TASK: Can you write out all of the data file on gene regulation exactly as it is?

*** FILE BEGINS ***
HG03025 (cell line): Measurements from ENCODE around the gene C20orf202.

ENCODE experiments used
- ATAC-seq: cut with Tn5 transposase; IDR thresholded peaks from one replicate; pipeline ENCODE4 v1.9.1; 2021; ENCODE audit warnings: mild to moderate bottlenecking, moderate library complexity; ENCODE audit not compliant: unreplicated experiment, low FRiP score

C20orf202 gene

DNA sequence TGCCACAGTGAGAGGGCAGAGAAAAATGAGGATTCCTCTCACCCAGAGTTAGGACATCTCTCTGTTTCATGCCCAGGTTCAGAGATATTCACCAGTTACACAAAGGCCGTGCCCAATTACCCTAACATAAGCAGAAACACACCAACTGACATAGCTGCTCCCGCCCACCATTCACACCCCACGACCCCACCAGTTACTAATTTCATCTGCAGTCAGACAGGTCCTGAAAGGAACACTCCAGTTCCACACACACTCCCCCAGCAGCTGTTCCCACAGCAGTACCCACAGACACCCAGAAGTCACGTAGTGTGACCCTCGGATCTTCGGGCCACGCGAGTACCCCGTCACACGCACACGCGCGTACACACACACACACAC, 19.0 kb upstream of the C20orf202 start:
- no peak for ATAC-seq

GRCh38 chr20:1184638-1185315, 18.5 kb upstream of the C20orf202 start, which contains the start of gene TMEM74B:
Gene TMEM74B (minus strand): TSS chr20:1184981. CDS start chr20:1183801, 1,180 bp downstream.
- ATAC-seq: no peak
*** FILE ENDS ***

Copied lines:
HG03025 (cell line): Measurements from ENCODE around the gene C20orf202.

ENCODE experiments used
- ATAC-seq: cut with Tn5 transposase; IDR thresholded peaks from one replicate; pipeline ENCODE4 v1.9.1; 2021; ENCODE audit warnings: mild to moderate bottlenecking, moderate library complexity; ENCODE audit not compliant: unreplicated experiment, low FRiP score

C20orf202 gene

DNA sequence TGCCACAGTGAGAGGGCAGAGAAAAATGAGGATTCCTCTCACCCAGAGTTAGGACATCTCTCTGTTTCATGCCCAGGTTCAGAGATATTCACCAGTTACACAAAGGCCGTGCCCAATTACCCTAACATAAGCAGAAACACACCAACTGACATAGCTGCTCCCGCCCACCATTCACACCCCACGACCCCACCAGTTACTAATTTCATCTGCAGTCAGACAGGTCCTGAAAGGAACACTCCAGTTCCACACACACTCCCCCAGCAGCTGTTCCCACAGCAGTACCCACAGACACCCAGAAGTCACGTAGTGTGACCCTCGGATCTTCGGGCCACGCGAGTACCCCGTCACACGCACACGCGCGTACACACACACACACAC, 19.0 kb upstream of the C20orf202 start:
- no peak for ATAC-seq

GRCh38 chr20:1184638-1185315, 18.5 kb upstream of the C20orf202 start, which contains the start of gene TMEM74B:
Gene TMEM74B (minus strand): TSS chr20:1184981. CDS start chr20:1183801, 1,180 bp downstream.
- ATAC-seq: no peak